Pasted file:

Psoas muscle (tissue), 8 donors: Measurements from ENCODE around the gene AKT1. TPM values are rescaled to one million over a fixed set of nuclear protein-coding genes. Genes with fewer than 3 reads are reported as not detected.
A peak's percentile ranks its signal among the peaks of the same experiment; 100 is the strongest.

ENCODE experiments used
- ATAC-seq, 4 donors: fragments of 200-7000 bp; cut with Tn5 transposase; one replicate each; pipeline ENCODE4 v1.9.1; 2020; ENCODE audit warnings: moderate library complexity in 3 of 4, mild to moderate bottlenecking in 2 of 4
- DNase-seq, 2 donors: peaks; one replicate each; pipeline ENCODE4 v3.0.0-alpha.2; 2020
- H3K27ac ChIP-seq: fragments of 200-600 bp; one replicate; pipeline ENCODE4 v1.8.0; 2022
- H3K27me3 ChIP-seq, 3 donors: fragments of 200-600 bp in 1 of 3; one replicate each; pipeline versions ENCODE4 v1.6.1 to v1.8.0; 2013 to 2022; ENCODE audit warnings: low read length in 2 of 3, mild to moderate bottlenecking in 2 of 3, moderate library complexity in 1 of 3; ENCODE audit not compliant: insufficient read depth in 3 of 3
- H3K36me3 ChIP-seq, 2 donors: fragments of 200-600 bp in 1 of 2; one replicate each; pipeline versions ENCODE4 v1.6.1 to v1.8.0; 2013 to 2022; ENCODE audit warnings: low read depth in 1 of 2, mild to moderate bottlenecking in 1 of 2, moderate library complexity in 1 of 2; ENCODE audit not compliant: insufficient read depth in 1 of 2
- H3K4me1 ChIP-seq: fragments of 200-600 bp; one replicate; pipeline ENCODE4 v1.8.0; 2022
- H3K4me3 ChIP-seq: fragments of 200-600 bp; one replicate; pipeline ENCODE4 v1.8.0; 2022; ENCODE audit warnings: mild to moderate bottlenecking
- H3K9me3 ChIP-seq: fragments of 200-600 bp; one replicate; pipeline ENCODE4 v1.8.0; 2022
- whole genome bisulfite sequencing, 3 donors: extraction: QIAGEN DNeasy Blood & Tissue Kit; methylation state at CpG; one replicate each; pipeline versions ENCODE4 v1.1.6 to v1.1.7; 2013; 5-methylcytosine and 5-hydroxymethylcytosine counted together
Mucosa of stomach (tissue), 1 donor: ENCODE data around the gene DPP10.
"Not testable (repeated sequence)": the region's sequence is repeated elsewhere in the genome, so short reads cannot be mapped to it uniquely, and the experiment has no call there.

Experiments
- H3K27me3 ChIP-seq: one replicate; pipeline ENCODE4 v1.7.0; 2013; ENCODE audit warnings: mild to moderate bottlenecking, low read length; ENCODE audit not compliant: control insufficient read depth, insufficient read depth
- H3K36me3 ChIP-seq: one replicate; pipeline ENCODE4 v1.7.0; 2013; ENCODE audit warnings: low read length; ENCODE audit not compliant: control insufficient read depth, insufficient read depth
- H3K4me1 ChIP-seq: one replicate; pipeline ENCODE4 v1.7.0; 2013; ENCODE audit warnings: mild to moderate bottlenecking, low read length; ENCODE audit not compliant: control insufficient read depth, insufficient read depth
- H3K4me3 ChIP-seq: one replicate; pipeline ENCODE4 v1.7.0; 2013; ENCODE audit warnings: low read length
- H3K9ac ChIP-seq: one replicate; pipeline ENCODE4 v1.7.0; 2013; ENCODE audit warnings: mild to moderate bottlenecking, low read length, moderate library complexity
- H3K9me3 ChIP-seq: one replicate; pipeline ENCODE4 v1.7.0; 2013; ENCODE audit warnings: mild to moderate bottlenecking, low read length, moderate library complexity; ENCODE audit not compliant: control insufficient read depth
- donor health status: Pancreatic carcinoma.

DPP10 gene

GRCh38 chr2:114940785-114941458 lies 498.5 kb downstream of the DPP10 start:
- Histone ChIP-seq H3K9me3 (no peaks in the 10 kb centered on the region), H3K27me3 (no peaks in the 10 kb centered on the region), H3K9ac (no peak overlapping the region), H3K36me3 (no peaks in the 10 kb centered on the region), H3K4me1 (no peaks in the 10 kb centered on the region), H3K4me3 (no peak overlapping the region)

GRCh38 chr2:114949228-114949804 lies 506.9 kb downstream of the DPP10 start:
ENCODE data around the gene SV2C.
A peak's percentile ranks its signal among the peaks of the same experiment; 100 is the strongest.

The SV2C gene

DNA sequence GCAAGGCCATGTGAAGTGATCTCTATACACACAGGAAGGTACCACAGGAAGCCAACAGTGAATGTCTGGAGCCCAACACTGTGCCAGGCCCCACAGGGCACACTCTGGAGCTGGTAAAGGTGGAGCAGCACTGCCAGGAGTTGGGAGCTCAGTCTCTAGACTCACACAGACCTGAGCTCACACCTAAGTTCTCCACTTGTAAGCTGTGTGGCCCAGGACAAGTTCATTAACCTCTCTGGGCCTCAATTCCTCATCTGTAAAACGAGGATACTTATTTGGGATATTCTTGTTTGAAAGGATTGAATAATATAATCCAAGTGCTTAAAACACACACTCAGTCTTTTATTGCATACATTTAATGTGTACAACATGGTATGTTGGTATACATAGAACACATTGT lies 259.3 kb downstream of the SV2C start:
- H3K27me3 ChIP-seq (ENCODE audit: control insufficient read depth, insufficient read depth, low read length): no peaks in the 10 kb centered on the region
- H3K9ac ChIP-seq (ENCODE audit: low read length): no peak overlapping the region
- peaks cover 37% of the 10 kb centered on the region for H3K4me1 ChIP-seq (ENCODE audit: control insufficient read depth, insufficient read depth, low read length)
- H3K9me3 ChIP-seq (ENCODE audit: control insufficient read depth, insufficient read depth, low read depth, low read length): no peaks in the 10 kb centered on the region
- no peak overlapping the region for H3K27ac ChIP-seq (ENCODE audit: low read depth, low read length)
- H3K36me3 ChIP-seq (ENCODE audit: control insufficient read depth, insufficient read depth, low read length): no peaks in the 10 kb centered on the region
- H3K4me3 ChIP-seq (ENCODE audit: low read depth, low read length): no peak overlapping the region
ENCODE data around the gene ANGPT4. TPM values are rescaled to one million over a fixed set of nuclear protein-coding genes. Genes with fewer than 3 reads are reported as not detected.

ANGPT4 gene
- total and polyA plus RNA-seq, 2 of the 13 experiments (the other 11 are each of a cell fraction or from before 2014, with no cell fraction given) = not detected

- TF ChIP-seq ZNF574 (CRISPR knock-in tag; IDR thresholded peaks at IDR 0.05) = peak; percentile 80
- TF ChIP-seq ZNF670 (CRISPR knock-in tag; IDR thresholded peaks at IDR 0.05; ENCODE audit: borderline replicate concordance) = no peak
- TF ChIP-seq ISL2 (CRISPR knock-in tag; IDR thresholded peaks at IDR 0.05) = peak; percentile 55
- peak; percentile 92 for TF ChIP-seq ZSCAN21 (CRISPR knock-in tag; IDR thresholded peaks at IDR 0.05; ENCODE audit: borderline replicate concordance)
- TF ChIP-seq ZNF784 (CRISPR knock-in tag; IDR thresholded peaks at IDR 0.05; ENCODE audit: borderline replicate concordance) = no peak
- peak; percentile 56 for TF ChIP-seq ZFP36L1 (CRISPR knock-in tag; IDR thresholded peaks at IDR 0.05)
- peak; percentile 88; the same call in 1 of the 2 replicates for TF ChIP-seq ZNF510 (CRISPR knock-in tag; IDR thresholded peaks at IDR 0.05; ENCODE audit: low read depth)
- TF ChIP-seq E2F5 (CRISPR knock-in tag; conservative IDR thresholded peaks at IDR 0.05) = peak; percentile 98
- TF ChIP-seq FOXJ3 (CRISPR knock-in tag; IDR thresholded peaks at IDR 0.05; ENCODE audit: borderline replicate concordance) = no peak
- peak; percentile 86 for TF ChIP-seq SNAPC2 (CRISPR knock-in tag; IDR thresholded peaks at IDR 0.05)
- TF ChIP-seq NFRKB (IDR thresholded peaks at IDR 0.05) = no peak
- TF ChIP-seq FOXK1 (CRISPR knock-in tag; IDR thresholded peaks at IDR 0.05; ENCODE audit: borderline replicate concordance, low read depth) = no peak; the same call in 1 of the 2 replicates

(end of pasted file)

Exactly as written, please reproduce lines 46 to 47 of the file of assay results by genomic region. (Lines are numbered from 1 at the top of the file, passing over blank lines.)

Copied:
- peak; percentile 56 for TF ChIP-seq ZFP36L1 (CRISPR knock-in tag; IDR thresholded peaks at IDR 0.05)
- peak; percentile 88; the same call in 1 of the 2 replicates for TF ChIP-seq ZNF510 (CRISPR knock-in tag; IDR thresholded peaks at IDR 0.05; ENCODE audit: low read depth)